Can't dx vesicourethral reflux(VUR) which is a big reason for recurrent UTI in children
What is a disadvantage of renal ultrasonography for PEDS?
This imigaing can be used to:Assess anatomy of urinary tract
Collecting system abnormalities
Limited detection of anatomic kidney abnormalities
Requires use of contrast and radiation
What imaging? Evaluation of lower urinary tract
Evaluates for vesicoureteral reflux, posterior urethral valves
Requires insertion of urethral catheter
Surgery is needed for correction
What is treatment for posterior urethral valves in males?
What imaging?Used very rarely
Eval mass seen on U/S, persistent urinary symptoms
In children, UTIs can cause renal scarring which may lead to HTN and chronic renal insufficiency
What is significance for UTI's in peds?
Infants: fever, vomiting, anorexia, failure to thrive, irritability, asymptomatic jaundice
Ages 2-5: abdominal pain, fever, enuresis, may have frequency/urgency
Ages 5 and older: "classic" signs-dysuria, frequency, urgency, possibly CVAT
What are these signs of?
If a child has fever of 103-105 w/no other symptoms, always check for_____?
Present in ~1% of population
Retrograde urine flow from bladder to kidneys
Due to defective valve
Usually bilateral in children. This may correct itself. Does not always need surgery.
_________can also be associated with the use of bubble bath or perfumed soaps.
To help rule out neurogenic bladder and spina bifida.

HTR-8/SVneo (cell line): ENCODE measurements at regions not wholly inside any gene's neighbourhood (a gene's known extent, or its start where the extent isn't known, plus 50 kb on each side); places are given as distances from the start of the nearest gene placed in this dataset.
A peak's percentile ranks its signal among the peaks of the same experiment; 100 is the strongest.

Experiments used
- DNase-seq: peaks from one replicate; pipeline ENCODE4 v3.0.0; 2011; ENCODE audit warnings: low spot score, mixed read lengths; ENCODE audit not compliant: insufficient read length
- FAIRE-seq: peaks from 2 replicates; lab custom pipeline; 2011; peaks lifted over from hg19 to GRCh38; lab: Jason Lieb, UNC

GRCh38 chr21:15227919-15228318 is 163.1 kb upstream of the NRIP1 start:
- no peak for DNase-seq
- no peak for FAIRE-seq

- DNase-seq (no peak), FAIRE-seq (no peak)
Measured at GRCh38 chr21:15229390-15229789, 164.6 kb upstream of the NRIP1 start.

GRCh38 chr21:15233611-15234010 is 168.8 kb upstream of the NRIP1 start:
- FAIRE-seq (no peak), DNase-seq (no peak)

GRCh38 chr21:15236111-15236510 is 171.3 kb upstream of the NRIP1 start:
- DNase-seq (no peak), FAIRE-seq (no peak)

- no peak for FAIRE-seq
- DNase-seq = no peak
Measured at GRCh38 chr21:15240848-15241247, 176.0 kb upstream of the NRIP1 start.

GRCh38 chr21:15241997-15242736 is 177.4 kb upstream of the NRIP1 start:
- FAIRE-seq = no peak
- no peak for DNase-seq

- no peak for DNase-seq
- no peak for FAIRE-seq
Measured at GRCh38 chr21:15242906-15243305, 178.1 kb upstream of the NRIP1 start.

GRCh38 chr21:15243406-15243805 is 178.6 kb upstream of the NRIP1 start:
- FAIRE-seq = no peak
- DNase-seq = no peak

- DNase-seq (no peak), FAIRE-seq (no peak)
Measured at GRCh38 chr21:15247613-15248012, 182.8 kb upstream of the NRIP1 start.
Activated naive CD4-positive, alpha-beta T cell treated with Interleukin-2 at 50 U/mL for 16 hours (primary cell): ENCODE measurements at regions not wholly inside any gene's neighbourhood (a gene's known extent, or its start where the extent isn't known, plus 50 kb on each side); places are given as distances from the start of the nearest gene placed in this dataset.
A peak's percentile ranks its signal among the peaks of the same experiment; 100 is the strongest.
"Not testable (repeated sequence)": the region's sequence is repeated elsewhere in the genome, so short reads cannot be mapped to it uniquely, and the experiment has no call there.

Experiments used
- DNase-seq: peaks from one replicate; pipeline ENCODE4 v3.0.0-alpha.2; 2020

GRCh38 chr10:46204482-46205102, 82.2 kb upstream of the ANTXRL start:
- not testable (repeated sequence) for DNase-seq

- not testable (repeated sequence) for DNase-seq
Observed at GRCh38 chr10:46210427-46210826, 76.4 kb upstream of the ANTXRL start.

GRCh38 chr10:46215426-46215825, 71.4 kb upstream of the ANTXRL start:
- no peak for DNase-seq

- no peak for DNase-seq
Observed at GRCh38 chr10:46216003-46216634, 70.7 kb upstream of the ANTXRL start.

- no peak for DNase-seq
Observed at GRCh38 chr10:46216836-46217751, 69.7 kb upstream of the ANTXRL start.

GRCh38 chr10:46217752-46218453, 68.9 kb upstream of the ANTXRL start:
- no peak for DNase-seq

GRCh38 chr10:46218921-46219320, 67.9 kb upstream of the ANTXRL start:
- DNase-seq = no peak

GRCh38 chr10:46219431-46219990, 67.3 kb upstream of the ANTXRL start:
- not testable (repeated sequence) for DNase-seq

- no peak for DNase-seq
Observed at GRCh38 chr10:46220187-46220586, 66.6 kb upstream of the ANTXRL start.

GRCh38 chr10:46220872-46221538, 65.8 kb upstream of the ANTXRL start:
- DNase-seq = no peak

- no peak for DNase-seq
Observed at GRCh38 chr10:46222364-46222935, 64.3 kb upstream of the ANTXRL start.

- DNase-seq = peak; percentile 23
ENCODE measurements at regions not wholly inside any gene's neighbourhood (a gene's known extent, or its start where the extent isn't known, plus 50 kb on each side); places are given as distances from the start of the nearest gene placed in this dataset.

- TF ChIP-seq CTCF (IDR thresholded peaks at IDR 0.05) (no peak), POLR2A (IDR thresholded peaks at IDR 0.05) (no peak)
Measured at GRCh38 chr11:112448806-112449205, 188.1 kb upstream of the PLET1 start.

Why would you check for a "sacral fat pad" in children w/UTI?
Newborn to 30 days - septic evaluation including catheterized UA and UC in hospital.
Admit your patient if less than 30 days of life or if child is dehydrated or appears septic
What is the UTI workup for ped under 30 days old?
Cath. UA or suprapubic aspiration and UC
What is the UTI workup for peds 1-24 months old?
renal ultrasonography...Advise providers to consider voiding cystourethrography
Boys with first UTI - detect posterior urethral valves
Suspected urologic abnormality-weak stream, perineal abnormality
What do you do w/children 2 months to 2 years with first febrile UTI
What do you do for for pyelonephritis not improving with appropriate abx after 3-5 days
Diagnosis of UTI is based on culture indicating more than 10 to the ____ colonies/ml of a single organism or 10 to the ____
for catherized specimen.
Trimethoprim/sulfamethoxazole (Septra, Bactrim), Cefprozil (Cefzil), Cefixime (Suprax), and Amoxicillin are good initial choices.
May need to change abx once UC and S received. Amox is 1st choice.
Meds for UTI in children?
Treatment of uncomplicated cystitis in pediatrics: ______
Treatment of pyelonephritis in peds?
Remember to check for pregnancy if indicated and choose your antibiotic accordingly.
Surgical correction if grade IV or V
Antibiotic prophylaxis for lower grades
Monitor annually for resolution
Treatment for VUR?
YES. ALWAYS!!! Re-evaluate your patient and repeat the UA in two weeks.
Do you follow up a UTI?
Monitoring Bun/creatine. Creatine doubling= 50% reduction in GFR
How can you dx acute renal failure?
Most common cause of acute renal failure in peds?
Severe untreated vesicoureteral reflux nephropathy
Causes of chronic renal failure in peds?
60% of cases in children 2-12
Signs/Symptoms: hematuria, edema, HTN, oliguria
Diagnosis: UA shows blood, protein, RBC casts ; elevated ASO titer, decreased complement (C3, C4), elevated creatinine and BUN
Treatment: decrease sodium intake, diuretics